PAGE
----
How Lamar Jackson can show improvement against the Rams
Lamar Jackson is the future, that means progress is the name of the game for the Baltimore Ravens’ rookie. Here is how he could show improvement in his second taste of preseason action:
Lamar Jackson is coming off a tough performance where he was 4-10 and his touchdown was evened out by an inexcusable pick. The pressure on Joe Flacco has been the biggest story in training camp, however the heavy expectations for Jackson were front and center last Thursday night. Jackson didn’t look ready. He looked like a rookie, and not the kind of rookie that takes the job from the 10 year starter, but the kind that waits in the wings for a year or two.
Now that the expectations have been brought down to earth (at least a little bit) Jackson can just go out there and play football. He may be the next Mike Vick, but at the moment he’s simply number 8 for the purple and black. He may have an incredible amount of talent, but the talent isn’t the issue. Jackson can throw the deep ball, he can run and he can make you miss.
The talent is unquestioned, now he has to answer what there is questions about. Can he keep his eyes down field, or does he need an escape route? Can he go through his progression or does he need his first read to be open? Will he create plays with his feet, or will he scramble for the sake of scrambling? Will he stand in the pocket and deliver timely throws?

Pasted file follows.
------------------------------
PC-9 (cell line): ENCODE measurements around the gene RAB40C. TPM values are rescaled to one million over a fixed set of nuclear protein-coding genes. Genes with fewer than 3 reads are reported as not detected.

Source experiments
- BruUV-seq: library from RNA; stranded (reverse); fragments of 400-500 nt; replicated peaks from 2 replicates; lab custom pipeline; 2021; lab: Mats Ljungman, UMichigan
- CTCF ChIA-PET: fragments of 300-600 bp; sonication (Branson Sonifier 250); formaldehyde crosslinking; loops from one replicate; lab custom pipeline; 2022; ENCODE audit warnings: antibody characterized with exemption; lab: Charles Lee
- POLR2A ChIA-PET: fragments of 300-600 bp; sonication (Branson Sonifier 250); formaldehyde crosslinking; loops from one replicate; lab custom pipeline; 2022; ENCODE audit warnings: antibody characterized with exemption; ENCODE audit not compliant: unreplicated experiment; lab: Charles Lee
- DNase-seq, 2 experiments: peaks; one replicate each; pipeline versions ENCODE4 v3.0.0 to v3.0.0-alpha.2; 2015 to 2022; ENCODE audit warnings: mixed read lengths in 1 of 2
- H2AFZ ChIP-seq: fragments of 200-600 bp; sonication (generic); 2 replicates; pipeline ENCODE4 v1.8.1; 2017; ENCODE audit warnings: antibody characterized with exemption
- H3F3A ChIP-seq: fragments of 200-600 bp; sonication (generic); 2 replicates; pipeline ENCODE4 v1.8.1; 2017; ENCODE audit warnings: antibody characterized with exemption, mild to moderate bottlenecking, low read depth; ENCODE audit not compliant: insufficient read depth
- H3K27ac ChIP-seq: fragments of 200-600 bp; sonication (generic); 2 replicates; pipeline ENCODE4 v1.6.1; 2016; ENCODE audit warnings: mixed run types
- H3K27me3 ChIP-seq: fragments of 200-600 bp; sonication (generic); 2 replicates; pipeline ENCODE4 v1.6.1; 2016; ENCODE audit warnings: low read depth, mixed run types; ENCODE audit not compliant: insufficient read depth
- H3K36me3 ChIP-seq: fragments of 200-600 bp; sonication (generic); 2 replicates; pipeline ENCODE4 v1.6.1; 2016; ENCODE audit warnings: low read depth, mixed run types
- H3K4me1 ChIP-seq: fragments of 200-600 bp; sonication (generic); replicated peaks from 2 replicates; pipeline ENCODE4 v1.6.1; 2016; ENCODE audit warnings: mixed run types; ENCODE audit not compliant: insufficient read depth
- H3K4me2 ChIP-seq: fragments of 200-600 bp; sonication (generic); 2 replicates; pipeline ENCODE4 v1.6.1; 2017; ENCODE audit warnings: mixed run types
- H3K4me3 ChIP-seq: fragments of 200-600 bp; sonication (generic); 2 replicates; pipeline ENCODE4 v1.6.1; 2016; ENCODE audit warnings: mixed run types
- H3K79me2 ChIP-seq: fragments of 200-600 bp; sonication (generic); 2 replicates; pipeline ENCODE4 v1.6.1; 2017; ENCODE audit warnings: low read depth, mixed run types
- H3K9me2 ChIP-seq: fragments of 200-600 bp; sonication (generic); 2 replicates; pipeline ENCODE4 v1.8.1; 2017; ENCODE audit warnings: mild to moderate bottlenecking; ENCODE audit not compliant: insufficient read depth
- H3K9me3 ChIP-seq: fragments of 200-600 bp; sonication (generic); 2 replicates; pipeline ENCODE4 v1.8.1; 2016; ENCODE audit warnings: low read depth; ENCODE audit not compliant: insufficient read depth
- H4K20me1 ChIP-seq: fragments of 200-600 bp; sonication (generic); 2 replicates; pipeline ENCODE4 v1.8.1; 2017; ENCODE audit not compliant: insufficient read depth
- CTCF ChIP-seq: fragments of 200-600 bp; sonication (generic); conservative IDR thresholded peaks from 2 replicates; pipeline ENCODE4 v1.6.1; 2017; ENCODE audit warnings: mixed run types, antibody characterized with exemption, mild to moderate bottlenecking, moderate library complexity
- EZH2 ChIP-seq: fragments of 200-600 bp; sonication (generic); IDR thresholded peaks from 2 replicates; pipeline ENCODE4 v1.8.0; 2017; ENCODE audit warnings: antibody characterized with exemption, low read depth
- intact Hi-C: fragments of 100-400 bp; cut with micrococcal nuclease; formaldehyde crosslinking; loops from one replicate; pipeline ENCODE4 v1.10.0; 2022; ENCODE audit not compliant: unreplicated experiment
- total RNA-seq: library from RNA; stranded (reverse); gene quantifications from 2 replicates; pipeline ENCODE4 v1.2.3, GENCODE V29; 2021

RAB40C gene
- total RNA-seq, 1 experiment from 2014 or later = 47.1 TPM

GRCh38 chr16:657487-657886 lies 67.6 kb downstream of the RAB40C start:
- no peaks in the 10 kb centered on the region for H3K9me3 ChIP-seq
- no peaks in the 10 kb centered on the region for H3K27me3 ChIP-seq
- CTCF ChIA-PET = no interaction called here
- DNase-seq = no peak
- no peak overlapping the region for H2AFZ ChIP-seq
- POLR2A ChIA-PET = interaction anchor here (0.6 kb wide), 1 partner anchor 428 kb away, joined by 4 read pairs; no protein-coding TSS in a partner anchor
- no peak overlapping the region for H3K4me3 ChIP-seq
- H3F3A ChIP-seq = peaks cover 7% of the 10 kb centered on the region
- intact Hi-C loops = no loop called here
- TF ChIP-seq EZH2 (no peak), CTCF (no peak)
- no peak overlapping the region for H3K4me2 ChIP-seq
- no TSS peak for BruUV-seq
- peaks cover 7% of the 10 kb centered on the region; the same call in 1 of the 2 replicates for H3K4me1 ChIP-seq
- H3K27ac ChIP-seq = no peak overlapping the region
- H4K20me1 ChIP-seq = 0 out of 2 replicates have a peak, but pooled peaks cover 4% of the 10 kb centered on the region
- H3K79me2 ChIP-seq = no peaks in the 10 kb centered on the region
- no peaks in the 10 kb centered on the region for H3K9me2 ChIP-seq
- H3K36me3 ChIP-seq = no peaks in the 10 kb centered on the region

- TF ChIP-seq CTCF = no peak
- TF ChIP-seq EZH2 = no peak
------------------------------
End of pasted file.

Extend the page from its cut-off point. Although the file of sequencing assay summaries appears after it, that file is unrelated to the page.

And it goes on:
Jackson needs to be given an order not to run. The Ravens know he can run. Scrambling to avoid a nasty hit should be allowed, but if the Ravens tell him he’s not allowed to take off, he has to work with his eyes and his arm. Jackson stayed in his comfort zone on Thursday, and that’s not where progress happens. The first thing Jackson can do is work the pocket. He can roll out, he just can’t take off.
Secondly, Jackson needs to keep his eyes down field. It’s not that complicated. A quarterback is as good as his vision. Jackson missed Hayden Hurst on a big play down the field, because he didn’t see it. Jackson is taking plays away with his desire to make plays with his legs. He’s doing the exact opposite of what he is intending to do. Giving Jackson a directive to make plays with his arm, makes him evaluate what is happening down the field.
Finally, Jackson has to work on timing. His interception was on a late throw. What made Robert Griffin III look sharp the other night? He had a quick release of the football and he got rid of the ball on time. Jackson has to work at timing. If he doesn’t he is setting defensive backs up for interceptions.
In conclusion, Jackson needs to do more work in the pocket. He needs to keep his eyes downfield (without giving his target away) and he needs to get the ball out of his hands quick. Remember Ben Roethlisberger makes a living off of extending plays, but he gets in trouble when he does it too much. Roethlisberger is good because he can work the pocket, he sees everything and he gets the ball out on time. If the Ravens want to see Jackson be the next great quarterback in the AFC North, he has to work on those three things.